Well, the Utah Legislature got going Monday morning with what must be honestly called the longest speech by a House speaker in modern history.
But that’s OK.
The first day of the 45-day general sessions doesn’t see a lot of action, anyway.
Speaker Greg Hughes, R-Draper, talked for…well…who was counting the minutes.
In the end, Hughes, who stood during the address, said he would often be standing during the next seven-and-a-half weeks at the podium.
In fact, his big, comfy chair had been removed. In its place is a stool, perhaps to accommodate his bottom if his legs get too tired.
But Hughes, a former boxer who remains in shape, said lawmakers had to take care of themselves – and each other – in the taxing time to come, both physically, mentally and spiritually.
“Take the stairs” instead of elevators, said Hughes, except if you break out in a sweat like one lawmaker did walking up three floors with Hughes recently.
It’s rare that speakers have talked about the LAST session in an opening address. But Hughes did at length, praising the work of the 2015 Legislature (his first as the speaker).
So much was accomplished; Hughes said, some may wonder what is left to do in the 2016 Legislature.
But there is work ahead, he pointed out.
Hughes invited members of the State Board of Education and the Canyon School District School Board to attend Monday, and they did.
There needs to be a collaboration between the Legislature and the state and local boards, said Hughes.
The Legislature “can’t be a super school board,” said Hughes.
But neither should lawmakers just bloc-grant funds to locals, either (as one House member proposes in a pilot program).
The 2015 Legislature gave more money to public education than any time in the last decade, and more will be done this year, as well, said Hughes.
A new technology funding for schools will be discussed this year; he said, and he hopes it will pass.
As a suburbanite, Hughes said he didn’t know as much about Utah public lands as he should have – but learned a lot in his first year as speaker.
Those who say Utah shouldn’t take control of federal lands in Utah need to learn more and listen more.
A good quality of life, a healthy economy and environment are not opposite of Utah managing those lands – but each is part of both.
The $14 million approved by the Legislature’s Stewardship of Public Lands Commission for a federal court fight is not “frivolous,” but critical to a fight the state must take on, and a fight the state can win said Hughes.
Water development and funding
“Now it is our turn” to take over from Utah pioneers and develop the next phases of water infrastructure, the speaker said.
Local water districts are coming together for the first time to provide a framework and funding. The Legislature must do its part, and starting in the 2016 Legislature.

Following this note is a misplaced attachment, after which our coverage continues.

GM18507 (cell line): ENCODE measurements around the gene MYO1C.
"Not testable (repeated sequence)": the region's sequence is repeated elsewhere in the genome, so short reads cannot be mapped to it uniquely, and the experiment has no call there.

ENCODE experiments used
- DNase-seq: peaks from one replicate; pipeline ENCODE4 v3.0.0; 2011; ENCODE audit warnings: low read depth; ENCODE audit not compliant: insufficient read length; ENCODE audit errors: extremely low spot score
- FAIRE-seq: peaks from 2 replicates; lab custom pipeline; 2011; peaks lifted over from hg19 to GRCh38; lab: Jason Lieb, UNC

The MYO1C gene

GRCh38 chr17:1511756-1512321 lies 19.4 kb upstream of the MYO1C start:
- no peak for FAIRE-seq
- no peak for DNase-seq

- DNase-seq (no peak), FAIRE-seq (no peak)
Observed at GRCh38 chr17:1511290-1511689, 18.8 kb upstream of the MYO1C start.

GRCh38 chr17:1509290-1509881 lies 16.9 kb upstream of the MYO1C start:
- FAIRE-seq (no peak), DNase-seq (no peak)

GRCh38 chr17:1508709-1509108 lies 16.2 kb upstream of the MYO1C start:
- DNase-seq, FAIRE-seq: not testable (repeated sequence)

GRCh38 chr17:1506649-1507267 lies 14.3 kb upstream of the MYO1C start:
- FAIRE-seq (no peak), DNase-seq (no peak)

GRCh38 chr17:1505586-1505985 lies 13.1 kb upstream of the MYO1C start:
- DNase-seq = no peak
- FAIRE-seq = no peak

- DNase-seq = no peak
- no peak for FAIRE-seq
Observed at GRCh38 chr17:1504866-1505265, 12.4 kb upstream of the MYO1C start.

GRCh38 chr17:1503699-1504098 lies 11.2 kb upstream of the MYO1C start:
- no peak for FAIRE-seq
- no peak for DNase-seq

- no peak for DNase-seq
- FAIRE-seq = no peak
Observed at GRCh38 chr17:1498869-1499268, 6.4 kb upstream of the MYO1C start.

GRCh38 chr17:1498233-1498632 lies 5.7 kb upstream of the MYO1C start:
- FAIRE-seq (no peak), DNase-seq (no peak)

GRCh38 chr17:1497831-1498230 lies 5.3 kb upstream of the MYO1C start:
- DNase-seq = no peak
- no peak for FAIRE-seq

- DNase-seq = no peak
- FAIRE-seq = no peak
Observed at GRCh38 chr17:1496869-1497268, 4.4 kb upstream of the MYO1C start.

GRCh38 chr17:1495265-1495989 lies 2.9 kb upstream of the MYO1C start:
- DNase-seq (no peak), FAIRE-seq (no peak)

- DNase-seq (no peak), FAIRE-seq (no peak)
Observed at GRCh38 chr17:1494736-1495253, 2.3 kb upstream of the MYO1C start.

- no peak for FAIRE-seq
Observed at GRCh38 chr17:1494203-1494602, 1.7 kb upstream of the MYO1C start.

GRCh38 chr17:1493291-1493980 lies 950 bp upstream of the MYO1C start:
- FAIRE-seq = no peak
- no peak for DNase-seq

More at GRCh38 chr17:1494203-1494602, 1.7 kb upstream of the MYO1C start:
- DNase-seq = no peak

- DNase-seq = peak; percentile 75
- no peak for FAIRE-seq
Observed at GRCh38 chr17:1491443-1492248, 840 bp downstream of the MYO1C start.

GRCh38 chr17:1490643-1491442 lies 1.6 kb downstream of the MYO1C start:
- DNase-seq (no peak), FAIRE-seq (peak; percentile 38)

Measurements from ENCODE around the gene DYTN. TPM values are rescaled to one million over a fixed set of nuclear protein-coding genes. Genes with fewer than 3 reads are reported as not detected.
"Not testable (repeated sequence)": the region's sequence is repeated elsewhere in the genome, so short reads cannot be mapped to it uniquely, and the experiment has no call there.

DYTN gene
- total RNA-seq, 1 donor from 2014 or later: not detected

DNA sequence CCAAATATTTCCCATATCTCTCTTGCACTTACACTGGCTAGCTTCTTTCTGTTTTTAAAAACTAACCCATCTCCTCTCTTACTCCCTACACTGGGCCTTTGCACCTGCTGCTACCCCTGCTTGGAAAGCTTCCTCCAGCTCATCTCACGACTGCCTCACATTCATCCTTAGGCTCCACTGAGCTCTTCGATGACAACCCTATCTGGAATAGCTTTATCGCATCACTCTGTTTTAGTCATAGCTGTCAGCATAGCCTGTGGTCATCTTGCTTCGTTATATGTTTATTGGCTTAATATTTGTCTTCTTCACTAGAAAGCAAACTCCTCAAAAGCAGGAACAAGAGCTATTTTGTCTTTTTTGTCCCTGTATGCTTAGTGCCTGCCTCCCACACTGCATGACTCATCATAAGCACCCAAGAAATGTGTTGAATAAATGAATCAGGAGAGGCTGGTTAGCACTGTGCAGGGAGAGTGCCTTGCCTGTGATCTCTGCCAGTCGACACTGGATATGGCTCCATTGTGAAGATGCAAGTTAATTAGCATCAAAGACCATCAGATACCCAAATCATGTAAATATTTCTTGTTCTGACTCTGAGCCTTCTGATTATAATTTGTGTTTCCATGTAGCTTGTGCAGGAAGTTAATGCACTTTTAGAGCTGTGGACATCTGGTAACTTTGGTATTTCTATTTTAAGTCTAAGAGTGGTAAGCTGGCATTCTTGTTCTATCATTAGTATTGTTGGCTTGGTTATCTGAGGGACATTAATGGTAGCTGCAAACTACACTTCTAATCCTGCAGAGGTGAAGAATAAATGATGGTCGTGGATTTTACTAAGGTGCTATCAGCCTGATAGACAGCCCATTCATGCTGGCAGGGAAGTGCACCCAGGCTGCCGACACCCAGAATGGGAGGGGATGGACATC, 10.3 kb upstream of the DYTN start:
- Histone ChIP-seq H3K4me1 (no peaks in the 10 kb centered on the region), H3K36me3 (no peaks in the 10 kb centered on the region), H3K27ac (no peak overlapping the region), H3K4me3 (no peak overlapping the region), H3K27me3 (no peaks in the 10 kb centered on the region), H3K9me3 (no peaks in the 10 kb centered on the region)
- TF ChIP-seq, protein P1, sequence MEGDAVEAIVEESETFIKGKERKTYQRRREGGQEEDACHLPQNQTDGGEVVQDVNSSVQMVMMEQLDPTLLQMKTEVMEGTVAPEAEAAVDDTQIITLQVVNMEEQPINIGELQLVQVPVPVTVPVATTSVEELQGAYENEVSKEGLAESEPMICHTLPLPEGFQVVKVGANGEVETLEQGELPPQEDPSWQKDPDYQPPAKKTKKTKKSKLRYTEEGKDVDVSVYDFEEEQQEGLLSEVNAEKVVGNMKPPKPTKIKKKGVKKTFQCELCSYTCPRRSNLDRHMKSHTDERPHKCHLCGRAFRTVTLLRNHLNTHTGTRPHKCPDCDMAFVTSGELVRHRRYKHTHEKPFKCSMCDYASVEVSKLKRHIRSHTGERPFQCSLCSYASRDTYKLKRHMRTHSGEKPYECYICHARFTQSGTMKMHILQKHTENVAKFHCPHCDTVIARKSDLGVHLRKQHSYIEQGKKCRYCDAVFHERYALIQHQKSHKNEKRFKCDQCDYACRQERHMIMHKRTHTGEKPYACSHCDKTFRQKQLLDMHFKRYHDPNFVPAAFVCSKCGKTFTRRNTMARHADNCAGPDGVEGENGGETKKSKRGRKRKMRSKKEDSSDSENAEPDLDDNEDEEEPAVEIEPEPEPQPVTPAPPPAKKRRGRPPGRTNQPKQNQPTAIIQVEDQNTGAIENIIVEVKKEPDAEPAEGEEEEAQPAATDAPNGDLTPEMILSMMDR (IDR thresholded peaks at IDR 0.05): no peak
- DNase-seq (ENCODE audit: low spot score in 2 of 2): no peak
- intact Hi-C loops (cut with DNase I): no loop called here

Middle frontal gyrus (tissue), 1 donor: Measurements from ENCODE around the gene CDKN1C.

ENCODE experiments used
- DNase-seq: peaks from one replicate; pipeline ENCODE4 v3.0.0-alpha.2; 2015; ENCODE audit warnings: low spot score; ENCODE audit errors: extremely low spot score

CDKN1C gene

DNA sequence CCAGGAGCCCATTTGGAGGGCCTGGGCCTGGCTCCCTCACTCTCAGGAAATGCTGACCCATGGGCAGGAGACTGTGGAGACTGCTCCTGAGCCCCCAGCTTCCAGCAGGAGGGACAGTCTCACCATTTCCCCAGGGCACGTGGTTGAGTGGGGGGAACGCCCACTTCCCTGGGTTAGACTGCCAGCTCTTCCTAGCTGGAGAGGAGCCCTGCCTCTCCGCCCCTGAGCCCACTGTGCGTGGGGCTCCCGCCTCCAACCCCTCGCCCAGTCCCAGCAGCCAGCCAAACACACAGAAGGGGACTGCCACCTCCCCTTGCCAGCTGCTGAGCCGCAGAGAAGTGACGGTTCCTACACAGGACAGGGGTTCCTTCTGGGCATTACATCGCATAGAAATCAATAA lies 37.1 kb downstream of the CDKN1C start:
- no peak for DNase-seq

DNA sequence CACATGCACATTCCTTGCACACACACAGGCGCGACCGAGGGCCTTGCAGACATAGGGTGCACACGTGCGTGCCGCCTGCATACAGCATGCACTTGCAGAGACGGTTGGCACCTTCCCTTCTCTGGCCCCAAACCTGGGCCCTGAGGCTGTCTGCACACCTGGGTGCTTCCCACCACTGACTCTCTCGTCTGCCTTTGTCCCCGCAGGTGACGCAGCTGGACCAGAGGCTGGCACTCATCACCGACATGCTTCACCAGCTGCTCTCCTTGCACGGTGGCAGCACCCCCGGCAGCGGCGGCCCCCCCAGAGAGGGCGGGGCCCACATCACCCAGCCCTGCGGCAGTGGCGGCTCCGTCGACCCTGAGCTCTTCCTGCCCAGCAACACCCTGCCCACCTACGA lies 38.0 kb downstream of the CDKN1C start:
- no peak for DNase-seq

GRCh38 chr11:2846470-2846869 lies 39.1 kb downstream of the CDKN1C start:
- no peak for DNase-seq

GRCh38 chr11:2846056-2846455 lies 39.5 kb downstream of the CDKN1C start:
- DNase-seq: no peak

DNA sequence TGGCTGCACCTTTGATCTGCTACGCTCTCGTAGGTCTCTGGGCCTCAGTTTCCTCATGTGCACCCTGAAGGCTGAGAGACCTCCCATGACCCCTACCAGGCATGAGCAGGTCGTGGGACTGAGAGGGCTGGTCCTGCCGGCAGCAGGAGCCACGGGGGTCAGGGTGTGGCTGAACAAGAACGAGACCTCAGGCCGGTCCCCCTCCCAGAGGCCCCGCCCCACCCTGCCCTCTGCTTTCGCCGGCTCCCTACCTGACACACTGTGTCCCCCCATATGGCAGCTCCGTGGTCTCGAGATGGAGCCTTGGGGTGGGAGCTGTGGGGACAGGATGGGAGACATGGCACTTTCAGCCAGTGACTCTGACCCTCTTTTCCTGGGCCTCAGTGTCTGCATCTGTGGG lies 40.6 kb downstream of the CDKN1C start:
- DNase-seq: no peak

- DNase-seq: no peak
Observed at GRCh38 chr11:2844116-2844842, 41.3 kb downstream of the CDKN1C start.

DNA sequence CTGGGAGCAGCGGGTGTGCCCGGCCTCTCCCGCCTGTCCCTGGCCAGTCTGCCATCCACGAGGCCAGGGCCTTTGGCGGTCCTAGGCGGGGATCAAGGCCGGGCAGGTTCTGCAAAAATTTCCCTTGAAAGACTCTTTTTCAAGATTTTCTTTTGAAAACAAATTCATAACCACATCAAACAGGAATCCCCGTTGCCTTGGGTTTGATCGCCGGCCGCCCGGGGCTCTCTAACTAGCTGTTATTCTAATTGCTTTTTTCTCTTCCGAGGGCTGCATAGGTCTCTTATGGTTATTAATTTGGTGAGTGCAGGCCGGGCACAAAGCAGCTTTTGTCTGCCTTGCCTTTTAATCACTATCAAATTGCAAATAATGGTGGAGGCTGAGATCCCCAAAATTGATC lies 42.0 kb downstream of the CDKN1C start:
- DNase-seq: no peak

The state’s future calls for nothing more.
“There is a false premise – that we can’t grow any more.”
But Utah can and will grow, must grow – all while water conservation being part of that.
Hughes’ goal – which must be the Legislature’s as well – is to make a serious attempt at “no more red days” in Utah.
It can be achieved, said Hughes, in the near future.
But there are many levers that must be pulled to get there.
“We have achieved more in the last five years” in cleaning up valley air “than we have in the previous 25.”
He wants to double the funding for the Bureau of Air Quality’s citizen outreach program – to tell Utahns how they can take individual and group action to better the air sometimes trapped in northern valleys, especially in the winter and summer times.
It’s an election year for all 75 House members. And politics will play its part.
Will there be anything done on Medicaid expansion?
Hughes didn’t mention it.
Will there be any tax cuts, considering the $780 million extra lawmakers had last year and the $620 million extra they have this year?
Hughes didn’t mention it, but has told UtahPolicy he doesn’t see one coming this session.
Senate President Wayne Niederhauser (R-Sandy) sounded a clarion call for his colleagues to start planning for the future.
“The great public policy of the past has made our state what it is today,” said Niederhauser from the Senate dais, noting that lawmakers face the same sort of challenges.
“The word for our time is ‘infrastructure.’ We face a doubling of our population. What can we do now, so the same quality of life is available to those future generations? We must sacrifice and pay it forward.”
Niederhauser, noting that lawmakers made “the decision of a century” last year to raise gas taxes and move the prison. This year he says the focus must be on education and water.
“These are not easy issues to address. Our nature is to postpone a decision until the moment of crisis, that it’s better to address these things tomorrow and not today. I hope we have the vision and courage to address these things now. Time can be our friend and time can be our enemy.”
Lawmakers start hearing bills in committees Tuesday and on the floor Tuesday morning.